Saturday, August 16, 2008


I have been eating regularly at Wahiro for the past two years. This restaurant is well hidden inside Katong Mall, and it's one of those restaurants that don't particularly attract you from their exterior, but won't leave you disappointed once you walk in and appreciate the cozy atmosphere and the quality of the food.

Sushi is highly recommended at Wahiro. I find that the quality of their sushi is consistent and really good value for money. It is in fact at the same level of other very expensive establishments, without hurting your wallet as much. The fish selection is usually quite limited, but what they have is not only fresh, it's also well selected. It's always worth having a chat with the Sushi Chef to find out what's the fish of the day and what he recommends. Sometimes they have new delicacies that you might not have had the opportunity to try elsewhere. I do not recommend having the sushi moriawase. It won't give you a good indication of the quality of the sushi, as they won't be made in the same way as the a-la-carte sushi. The fish slice is smaller, and the cut from a cheaper part. If you want the best, order a-la-carte, and if you would like to try something new, you could also ask for the special: tiny tasty decorations placed on each sushi slice. Yuzu skin (Japanese lime), katzuobushi (dried fish flakes), Sakura (cherry blossom) or other decorations can add interesting tones to the firm texture of your sushi.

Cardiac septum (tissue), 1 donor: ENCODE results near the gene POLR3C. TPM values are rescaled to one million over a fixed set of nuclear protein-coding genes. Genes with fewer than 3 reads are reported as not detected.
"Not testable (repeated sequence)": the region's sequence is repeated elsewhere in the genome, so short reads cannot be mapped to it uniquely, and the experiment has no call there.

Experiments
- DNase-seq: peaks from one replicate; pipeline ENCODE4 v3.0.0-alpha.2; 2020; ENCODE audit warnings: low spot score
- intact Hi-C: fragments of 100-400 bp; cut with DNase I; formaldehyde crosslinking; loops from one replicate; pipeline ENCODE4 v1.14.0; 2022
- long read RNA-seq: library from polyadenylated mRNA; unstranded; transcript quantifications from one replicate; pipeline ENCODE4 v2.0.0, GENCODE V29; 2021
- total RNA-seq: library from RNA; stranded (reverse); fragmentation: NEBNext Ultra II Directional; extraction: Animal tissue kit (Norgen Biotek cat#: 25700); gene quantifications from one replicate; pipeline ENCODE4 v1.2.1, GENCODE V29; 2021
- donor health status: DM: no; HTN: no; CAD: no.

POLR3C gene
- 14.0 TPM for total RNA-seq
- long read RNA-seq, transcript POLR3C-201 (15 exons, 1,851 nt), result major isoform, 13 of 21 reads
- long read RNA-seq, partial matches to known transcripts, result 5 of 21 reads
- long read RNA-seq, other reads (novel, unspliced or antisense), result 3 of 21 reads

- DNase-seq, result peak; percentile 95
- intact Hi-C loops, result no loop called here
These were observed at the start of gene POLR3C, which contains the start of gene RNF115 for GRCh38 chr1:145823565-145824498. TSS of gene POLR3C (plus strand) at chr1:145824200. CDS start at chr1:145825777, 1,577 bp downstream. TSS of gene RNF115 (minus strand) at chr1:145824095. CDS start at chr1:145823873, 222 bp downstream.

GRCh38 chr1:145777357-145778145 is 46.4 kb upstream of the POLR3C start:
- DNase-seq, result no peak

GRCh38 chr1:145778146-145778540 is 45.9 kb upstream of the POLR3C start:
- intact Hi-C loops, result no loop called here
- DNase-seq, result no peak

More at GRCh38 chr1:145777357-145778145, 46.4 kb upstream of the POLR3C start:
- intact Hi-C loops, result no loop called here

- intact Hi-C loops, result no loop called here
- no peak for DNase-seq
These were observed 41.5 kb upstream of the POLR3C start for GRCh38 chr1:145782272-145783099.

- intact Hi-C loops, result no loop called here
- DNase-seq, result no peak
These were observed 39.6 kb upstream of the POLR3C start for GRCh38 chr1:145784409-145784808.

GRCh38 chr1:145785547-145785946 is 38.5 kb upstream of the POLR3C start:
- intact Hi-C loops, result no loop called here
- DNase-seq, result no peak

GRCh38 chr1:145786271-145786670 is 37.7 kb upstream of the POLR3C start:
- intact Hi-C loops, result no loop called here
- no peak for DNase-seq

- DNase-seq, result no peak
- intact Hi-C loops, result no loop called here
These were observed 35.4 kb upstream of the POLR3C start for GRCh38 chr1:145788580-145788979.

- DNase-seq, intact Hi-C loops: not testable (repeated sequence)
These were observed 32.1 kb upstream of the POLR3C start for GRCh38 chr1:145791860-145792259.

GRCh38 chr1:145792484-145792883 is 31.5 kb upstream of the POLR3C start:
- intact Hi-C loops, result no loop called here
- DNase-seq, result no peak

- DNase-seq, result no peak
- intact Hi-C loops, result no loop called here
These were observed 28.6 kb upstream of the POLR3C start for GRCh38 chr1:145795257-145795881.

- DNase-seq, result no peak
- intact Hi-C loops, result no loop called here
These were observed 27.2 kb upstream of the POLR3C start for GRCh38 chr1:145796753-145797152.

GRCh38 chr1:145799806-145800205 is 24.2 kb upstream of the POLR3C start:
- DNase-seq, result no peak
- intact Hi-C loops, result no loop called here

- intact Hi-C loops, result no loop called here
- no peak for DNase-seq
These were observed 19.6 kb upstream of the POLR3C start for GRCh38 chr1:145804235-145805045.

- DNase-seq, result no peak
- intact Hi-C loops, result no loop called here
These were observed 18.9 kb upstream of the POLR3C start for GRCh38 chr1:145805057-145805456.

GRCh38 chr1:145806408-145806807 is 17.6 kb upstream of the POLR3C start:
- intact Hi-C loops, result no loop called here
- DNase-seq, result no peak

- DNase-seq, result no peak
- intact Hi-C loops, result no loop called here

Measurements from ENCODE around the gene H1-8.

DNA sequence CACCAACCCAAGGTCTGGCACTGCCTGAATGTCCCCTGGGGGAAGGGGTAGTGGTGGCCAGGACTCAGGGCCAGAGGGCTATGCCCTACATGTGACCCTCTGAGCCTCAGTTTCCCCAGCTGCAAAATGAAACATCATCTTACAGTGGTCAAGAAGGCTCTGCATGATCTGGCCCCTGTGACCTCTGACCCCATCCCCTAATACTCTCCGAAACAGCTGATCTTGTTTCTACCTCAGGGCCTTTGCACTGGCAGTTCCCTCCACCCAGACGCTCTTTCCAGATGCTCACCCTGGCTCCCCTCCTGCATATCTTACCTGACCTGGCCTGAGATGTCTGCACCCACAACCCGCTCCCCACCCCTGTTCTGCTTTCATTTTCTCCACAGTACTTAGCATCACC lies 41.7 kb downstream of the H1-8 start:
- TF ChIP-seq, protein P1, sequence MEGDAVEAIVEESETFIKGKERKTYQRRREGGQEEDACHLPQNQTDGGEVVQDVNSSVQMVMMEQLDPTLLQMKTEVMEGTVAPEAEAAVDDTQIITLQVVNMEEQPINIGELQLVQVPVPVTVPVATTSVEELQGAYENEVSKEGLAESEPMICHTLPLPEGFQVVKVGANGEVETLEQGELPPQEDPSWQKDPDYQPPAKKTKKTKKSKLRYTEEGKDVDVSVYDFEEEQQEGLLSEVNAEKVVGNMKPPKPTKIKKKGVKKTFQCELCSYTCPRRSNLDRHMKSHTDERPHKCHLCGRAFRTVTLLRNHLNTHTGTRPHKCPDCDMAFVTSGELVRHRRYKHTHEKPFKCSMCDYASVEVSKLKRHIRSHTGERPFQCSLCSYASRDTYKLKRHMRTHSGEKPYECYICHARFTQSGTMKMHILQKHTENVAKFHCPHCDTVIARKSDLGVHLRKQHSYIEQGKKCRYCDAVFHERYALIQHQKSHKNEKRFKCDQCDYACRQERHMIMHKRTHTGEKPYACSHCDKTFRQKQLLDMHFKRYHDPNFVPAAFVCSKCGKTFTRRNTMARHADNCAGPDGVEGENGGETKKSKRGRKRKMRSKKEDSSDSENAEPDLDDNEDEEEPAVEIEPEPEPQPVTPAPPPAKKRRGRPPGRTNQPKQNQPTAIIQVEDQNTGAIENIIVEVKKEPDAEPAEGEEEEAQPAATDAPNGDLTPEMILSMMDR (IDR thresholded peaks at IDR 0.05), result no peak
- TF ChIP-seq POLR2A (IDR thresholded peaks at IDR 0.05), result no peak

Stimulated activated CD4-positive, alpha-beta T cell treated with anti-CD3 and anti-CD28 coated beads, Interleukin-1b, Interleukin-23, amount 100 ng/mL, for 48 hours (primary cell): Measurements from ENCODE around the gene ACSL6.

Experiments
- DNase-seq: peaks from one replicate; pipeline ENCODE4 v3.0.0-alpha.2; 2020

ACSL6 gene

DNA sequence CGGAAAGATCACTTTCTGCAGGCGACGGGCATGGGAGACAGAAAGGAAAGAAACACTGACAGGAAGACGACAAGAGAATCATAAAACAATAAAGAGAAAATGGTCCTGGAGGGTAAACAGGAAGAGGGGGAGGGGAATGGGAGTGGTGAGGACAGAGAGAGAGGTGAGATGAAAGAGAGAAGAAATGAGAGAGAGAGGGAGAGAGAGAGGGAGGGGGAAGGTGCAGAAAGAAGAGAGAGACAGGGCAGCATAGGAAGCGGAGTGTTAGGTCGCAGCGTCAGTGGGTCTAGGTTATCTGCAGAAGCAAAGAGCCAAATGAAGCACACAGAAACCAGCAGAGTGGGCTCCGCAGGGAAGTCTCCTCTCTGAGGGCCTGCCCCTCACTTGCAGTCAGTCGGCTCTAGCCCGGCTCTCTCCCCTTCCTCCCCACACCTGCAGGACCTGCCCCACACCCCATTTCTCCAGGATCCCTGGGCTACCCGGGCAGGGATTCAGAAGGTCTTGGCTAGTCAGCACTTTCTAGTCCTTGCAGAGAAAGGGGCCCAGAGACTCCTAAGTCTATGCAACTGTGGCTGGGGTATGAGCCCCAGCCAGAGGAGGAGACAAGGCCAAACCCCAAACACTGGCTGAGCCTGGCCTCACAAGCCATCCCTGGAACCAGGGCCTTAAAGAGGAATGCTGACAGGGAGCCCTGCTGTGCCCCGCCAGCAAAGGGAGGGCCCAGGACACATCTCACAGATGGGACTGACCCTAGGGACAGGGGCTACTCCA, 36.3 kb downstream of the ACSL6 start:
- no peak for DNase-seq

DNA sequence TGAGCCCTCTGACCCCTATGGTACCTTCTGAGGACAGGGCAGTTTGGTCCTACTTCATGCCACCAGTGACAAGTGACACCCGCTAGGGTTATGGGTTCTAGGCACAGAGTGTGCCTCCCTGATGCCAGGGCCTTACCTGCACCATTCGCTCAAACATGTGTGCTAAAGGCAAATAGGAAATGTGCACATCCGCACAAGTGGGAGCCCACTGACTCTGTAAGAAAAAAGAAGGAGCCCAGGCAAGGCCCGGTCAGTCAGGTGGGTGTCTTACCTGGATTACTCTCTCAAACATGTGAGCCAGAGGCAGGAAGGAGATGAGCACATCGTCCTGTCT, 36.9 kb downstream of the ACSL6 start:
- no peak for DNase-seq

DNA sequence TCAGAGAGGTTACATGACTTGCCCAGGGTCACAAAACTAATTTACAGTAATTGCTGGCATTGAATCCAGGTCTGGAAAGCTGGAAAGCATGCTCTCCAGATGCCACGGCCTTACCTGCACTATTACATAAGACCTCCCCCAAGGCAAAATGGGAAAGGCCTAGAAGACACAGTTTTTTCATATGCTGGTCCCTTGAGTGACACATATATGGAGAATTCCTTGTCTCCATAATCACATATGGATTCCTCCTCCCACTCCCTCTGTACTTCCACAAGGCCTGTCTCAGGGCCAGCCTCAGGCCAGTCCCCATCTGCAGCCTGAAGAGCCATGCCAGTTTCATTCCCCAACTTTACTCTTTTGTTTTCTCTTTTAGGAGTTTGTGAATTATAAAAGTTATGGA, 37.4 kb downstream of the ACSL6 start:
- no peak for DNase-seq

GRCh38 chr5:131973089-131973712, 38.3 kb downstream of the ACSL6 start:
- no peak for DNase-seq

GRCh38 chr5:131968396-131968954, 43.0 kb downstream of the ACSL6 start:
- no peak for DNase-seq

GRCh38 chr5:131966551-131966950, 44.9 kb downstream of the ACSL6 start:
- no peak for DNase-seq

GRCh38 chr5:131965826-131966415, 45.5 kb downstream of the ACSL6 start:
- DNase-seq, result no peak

I ordered a whole "sanma" from the sushi counter. As in the best Japanese tradition, no part of your fish or seafood is thrown away. Some of it was served as sashimi (with fresh ginger and spring onion), some of it as sushi, while the rest was grilled. The spine was served deep fried.
The same applies to the scallop that was served with my sushi. the "spare parts" of the scallop that were pulled out of the shell, were nicely served in punzu sauce.

Buta Kakuni was pretty good, although I usually prefer it when some Daikon served is with it. The meat was tasty, tender and juicy.

Kushiyaki is quite good at Wahiro. Besides the standard types of kushiyaki, they have a couple of interesting combinations. My favourite is "mochi buta bara maki" (pork belly rolled around rice cake / top-left). I love the crispiness of the bacon and the cheesy chewish texture of the rice cake within it. I also like "tori ume" (chicken with plum sauce) and "tori mentaiko" (chicken with cod roe / bottom-right).

Finally, a Yuzu sorbet will help clear-up your mouth with it's tangy flavour. It's rich in bits and pulp of real Yuzu!
Wahiro is one of those restaurants that perhaps don't offer the trendiest atmosphere, but focus more on authenticity and quality of food. They also have a menu tasting "Wahiro" course that looks interesting, although I have only tried 3 of the dishes that come with it. The set lunch is a real bargain. For only $15 dollars you are served a full 4 course lunch including soup, sushi, appetiser, side dish and fruit. Although all the above is recommended, I have not had a bad dish at Wahiro, and was never disappointed.

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